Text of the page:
Endangered tortoise found in Montana is headed to Florida

gopher tortoise
gopher tortoise
Posted at 1:30 PM, Nov 30, 2021
and last updated 2021-11-30 15:30:31-05

GREAT FALLS — A representative from Montana Reptile Rescue brought a rare gopher tortoise to the Region 4 office of Montana Fish, Wildlife, and Parks in Great Falls earlier this month.

Someone reportedly had been keeping the tortoise as an illegal pet.

After FWP identified it as a federally endangered species, they arranged to have the approximately 30-year old female shipped to Florida where she will live out her days at a sanctuary used for breeding.

"In this case, it's a great happy ending. Not always though, there are things that are exotic species, things like zebra mussels or feral hogs, that do a lot of damage. This is not one one of those, this is a good story," FWP spokesman Dave Hagengruber said.

FWP spokesman Dave Hagengruber

Gopher tortoises are not native to Montana; their normal range is limited to Florida and southern areas of neighboring states.

The US Fish & Wildlife Service website states:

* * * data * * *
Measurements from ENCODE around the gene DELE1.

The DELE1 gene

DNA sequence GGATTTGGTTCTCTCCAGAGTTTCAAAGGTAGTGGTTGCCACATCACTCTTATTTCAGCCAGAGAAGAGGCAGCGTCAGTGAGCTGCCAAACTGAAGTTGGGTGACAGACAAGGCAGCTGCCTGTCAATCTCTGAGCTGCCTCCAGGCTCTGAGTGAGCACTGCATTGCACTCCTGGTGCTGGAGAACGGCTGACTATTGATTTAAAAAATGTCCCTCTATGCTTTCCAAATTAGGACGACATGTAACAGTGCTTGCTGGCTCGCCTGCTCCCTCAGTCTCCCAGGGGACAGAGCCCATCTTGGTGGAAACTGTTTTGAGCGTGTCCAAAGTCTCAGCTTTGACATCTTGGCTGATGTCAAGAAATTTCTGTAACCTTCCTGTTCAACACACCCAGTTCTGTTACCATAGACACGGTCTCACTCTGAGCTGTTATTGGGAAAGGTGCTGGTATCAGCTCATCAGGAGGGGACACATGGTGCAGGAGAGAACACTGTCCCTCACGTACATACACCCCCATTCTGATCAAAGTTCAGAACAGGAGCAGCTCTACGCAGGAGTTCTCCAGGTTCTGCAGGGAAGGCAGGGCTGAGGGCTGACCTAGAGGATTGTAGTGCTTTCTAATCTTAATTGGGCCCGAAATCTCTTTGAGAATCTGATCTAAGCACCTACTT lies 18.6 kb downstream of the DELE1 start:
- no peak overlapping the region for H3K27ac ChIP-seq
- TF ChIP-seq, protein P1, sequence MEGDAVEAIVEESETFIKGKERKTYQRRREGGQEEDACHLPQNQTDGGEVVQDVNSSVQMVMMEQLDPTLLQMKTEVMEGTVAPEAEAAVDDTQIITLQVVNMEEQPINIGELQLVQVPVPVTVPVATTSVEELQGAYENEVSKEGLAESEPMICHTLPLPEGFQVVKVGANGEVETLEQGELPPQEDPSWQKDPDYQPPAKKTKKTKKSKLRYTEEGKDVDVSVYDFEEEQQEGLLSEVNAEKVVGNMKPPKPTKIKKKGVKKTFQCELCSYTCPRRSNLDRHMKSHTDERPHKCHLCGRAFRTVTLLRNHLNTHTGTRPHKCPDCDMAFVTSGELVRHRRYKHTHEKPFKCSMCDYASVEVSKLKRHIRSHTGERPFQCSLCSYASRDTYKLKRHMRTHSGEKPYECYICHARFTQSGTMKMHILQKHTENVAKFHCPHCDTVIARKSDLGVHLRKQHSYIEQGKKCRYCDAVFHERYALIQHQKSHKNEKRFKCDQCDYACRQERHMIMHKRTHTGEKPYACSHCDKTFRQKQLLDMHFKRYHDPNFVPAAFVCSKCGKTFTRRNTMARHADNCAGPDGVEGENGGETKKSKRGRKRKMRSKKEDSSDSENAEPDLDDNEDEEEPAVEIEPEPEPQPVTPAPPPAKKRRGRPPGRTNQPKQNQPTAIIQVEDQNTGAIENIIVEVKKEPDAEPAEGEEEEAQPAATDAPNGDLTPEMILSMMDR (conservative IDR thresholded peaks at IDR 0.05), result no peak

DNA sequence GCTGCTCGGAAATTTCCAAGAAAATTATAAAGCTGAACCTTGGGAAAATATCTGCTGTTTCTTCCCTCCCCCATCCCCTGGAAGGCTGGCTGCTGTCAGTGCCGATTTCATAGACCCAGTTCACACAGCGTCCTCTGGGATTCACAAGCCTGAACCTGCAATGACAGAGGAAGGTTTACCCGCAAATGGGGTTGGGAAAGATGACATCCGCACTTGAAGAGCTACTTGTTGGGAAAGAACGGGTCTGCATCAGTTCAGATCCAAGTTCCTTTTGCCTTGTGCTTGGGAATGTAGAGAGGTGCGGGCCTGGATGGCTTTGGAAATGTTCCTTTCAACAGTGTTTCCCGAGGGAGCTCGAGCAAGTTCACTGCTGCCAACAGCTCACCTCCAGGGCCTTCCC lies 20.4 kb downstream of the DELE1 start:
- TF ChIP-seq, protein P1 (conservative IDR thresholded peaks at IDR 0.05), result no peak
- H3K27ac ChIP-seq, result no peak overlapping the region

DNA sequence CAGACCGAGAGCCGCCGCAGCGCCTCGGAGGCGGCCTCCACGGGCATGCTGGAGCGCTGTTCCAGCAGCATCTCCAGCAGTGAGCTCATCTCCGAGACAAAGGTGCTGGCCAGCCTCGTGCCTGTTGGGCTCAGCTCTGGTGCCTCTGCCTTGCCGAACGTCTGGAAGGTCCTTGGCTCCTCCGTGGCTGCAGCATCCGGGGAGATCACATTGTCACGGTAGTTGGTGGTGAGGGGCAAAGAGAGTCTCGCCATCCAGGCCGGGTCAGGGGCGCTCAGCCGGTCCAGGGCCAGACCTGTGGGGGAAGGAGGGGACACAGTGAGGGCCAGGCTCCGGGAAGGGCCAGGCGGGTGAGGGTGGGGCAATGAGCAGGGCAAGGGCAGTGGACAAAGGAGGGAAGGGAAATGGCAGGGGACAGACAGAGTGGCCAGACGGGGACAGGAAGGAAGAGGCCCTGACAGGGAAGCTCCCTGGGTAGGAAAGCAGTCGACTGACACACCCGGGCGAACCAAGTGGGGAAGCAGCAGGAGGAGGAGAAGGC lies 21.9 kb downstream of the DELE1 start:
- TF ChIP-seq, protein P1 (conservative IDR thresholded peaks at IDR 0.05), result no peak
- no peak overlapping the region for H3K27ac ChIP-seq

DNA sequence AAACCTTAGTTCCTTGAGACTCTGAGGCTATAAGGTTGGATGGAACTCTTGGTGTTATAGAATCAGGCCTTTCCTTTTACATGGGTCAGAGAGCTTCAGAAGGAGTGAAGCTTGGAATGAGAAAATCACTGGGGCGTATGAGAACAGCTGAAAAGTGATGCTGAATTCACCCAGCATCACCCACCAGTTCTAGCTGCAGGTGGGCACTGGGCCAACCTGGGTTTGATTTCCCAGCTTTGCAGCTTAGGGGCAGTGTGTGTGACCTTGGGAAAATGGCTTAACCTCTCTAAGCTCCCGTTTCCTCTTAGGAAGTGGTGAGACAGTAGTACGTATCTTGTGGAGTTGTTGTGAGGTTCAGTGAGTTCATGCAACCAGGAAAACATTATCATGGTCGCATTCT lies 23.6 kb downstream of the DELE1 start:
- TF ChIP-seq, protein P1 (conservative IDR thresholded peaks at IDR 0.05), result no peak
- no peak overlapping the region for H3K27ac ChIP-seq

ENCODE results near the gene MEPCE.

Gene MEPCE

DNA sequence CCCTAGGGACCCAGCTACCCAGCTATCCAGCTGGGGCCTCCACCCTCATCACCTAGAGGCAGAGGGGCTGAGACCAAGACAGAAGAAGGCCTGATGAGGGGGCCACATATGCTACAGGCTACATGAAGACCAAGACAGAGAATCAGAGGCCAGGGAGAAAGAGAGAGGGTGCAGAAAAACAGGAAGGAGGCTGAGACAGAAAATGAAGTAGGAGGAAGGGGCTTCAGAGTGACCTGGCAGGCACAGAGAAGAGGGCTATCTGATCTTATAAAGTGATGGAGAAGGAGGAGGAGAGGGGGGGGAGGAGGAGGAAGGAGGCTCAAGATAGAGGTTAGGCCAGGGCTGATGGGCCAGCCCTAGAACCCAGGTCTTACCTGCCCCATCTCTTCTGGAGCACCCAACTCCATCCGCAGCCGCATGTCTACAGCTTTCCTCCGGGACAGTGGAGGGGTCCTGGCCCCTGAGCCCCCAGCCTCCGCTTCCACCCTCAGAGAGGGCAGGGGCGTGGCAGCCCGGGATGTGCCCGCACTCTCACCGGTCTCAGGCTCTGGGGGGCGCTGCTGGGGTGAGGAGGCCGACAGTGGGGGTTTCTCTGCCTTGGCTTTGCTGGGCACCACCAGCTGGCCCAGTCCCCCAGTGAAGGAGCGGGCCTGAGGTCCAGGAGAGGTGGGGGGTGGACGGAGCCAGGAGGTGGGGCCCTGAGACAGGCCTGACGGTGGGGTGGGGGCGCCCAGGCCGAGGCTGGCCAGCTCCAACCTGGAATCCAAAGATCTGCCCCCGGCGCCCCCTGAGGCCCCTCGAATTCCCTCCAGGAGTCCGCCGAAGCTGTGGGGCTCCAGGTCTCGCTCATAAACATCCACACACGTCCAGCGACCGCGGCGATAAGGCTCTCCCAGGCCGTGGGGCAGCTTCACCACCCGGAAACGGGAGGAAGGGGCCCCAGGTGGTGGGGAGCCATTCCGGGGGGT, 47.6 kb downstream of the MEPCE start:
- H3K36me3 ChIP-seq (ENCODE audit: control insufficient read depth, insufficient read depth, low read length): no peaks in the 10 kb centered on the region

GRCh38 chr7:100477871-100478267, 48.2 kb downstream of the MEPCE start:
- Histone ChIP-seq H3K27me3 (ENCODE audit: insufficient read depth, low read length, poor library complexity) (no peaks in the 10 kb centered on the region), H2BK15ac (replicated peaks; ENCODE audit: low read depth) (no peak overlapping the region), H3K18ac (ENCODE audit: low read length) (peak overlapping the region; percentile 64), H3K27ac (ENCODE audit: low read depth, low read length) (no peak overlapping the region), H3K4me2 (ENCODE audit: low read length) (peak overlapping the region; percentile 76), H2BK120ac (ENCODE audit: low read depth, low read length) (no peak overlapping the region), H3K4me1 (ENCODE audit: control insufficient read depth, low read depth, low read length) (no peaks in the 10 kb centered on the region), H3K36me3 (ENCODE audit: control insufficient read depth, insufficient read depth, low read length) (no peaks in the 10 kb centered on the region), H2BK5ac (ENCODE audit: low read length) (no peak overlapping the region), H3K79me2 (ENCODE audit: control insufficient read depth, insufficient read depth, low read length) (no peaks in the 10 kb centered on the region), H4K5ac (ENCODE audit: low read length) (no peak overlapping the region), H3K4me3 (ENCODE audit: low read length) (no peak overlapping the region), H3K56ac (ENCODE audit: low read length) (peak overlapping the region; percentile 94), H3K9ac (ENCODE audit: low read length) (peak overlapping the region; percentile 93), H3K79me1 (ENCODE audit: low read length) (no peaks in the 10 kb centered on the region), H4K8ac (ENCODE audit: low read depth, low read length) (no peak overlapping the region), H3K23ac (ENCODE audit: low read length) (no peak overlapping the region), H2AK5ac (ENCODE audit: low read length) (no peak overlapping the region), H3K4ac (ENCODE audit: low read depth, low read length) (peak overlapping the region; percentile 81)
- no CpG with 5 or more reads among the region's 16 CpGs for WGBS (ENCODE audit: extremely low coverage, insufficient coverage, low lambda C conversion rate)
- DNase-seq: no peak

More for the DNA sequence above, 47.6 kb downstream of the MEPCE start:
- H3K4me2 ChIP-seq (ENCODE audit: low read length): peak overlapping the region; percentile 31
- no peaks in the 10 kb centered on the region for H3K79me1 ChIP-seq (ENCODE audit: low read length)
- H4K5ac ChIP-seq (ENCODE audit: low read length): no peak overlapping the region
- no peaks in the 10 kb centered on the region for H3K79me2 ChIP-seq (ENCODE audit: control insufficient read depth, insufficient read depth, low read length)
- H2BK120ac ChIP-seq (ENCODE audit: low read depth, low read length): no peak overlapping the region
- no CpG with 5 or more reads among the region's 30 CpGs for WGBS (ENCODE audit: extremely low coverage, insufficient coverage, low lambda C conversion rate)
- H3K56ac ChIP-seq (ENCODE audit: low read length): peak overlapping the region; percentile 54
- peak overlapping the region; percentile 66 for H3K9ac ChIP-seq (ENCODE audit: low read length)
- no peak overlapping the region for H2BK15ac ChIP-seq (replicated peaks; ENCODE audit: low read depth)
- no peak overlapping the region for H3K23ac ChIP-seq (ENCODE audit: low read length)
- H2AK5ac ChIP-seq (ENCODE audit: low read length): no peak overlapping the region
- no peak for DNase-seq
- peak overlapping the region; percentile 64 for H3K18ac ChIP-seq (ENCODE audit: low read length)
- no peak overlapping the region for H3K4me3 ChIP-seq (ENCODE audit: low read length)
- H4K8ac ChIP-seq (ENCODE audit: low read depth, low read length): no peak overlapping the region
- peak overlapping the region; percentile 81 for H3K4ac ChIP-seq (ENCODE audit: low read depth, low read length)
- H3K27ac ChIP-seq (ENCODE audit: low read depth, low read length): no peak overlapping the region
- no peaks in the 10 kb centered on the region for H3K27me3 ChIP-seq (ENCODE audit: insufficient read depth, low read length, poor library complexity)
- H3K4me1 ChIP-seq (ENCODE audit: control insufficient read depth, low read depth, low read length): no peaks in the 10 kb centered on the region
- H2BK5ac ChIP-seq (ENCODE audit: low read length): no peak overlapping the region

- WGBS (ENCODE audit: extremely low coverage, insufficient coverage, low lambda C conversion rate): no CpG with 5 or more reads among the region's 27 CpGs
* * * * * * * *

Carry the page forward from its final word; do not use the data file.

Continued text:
Gopher tortoises are dry-land turtles that usually live in relatively well-drained, sandy soils generally associated with longleaf pine and dry oak sandhills. They also live in scrub, dry hammock, pine flatwoods, dry prairie, coastal grasslands and dunes, mixed hardwood-pine communities, and a variety of habitats that have been disturbed or altered by man, such as power line rights-of-way, and along roadsides.

The website notes: "With their strong elephant-like back legs and front feet specialized for digging, they are well-adapted to burrowing. The burrows can vary from three to 52 feet long and nine to 23 feet deep. Their burrows also provide refuge for about 360 other species throughout its range."

According to the Montana Field Guide, there are no tortoise species native to Montana, and only three types of turtles that are native to Montana: pond turtles, snapping turtles, and softshell turtles.

FWP said if you know of animal being kept in Montana that may be an endangered species, you should call your nearest FWP office.